The INSERT command is used to insert rows of data values (records) into an existing table.
To insert rows into a table, the user authorization executing the INSERT statement must own the table, own or possess OWNER privileges on the schema to which the table belongs, possess ALL PRIVILEGES on the schema to which the table belongs, or possess DBA privileges.
If a query expression is specified in the INSERT statement, the user must possess sufficient privileges to execute that query.
Preceded by the keyword INTO, the table name argument identifies the table affected by the INSERT statement.
The column list argument specifies an optional list of columns into which the data is to be inserted. The column list, if specified, must be enclosed in parentheses, with each column name separated from the next by a comma. Any column not included in the column list will have a null value inserted. If the column list is omitted, all columns in the target table or view are assigned values, proceeding from left to right.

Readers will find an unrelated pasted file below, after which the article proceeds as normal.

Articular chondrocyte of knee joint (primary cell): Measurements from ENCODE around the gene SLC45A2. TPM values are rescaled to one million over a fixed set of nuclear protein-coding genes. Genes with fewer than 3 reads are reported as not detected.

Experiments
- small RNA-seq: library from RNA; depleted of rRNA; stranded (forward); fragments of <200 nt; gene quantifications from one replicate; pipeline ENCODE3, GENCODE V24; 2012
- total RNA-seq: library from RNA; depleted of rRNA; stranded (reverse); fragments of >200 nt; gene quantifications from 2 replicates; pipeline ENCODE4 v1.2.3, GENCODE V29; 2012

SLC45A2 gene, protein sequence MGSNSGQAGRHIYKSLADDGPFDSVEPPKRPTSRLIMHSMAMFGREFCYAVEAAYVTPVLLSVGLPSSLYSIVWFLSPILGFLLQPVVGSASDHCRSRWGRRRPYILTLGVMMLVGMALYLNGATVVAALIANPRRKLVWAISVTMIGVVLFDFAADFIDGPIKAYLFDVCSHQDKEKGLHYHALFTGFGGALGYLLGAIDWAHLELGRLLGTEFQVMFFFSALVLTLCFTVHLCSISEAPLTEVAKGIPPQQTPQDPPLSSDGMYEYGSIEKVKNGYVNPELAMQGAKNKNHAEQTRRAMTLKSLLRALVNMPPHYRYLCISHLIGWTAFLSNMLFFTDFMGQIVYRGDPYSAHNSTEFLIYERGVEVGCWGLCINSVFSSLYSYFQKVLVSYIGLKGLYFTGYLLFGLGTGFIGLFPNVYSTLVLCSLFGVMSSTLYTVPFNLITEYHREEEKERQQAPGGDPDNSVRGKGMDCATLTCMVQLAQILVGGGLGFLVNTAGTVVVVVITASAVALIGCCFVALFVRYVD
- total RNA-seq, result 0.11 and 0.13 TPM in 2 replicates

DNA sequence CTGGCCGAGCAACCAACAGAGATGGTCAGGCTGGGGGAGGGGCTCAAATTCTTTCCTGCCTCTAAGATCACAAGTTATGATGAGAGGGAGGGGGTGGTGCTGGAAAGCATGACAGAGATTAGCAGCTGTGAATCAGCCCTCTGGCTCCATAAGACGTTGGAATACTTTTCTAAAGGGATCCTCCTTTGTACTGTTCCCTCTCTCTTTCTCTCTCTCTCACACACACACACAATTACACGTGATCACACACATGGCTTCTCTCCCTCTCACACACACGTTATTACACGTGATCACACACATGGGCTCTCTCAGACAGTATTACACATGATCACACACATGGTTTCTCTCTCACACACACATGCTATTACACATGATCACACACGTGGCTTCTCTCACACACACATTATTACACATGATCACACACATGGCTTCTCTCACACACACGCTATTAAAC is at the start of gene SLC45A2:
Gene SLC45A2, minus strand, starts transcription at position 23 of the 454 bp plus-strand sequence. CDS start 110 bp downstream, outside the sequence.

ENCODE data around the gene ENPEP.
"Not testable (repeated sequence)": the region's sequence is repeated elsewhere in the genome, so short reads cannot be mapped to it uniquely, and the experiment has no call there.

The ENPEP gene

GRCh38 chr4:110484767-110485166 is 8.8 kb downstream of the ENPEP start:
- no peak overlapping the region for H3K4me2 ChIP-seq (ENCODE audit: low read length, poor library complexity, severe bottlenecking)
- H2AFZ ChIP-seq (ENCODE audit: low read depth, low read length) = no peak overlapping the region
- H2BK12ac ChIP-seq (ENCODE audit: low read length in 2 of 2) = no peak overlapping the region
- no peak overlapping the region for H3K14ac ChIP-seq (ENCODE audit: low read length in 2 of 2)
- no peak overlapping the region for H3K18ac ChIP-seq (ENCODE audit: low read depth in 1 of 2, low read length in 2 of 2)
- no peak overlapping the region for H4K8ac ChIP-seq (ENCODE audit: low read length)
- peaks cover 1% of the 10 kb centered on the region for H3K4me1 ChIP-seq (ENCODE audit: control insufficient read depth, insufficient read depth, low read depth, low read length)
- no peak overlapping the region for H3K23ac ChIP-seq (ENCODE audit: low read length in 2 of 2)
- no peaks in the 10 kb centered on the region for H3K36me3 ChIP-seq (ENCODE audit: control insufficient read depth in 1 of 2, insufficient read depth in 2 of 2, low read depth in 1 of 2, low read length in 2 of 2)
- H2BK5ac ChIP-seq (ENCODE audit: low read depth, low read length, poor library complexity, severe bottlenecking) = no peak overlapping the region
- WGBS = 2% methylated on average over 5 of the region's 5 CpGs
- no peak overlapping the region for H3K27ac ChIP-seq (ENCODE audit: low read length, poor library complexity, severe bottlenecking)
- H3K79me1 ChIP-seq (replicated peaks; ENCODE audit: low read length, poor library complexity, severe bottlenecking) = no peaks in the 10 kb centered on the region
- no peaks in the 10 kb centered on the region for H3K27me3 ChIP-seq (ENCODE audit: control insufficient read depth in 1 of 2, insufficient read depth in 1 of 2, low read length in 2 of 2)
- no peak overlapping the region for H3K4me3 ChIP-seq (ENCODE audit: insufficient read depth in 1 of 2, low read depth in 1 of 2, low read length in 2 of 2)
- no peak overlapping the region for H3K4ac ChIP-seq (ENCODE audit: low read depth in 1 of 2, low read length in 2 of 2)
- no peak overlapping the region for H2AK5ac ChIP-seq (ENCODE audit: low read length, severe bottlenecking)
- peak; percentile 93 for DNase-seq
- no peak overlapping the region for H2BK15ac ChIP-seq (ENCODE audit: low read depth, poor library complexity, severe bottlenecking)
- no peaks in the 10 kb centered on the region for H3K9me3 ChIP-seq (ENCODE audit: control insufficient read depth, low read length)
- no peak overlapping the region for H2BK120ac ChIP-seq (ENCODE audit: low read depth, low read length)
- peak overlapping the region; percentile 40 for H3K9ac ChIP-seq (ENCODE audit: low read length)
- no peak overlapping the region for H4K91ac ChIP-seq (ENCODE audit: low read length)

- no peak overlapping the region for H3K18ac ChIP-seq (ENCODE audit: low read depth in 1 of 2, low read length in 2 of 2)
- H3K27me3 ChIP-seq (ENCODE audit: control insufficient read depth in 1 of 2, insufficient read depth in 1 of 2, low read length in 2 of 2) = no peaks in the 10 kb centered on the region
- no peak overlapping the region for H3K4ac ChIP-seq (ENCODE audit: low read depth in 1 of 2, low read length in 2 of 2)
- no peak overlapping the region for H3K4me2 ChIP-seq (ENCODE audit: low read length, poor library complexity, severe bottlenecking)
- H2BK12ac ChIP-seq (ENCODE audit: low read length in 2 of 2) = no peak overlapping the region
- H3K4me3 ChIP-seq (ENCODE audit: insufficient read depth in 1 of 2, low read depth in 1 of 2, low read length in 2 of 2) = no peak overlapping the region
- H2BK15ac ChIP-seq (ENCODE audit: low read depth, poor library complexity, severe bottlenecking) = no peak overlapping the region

Preceded by the keyword VALUES, the value list argument specifies one row of values to be inserted into the target table. The value list must be enclosed in parentheses, with each element separated from the next by a comma.
The query expression argument defines a SELECT statement that retrieves data from another table for insertion into the table named in the INSERT command. The same table cannot be the base object of both the INSERT command and the query expression (or any subquery contained in the query expression). An INSERT statement cannot include both a query expression and a value list.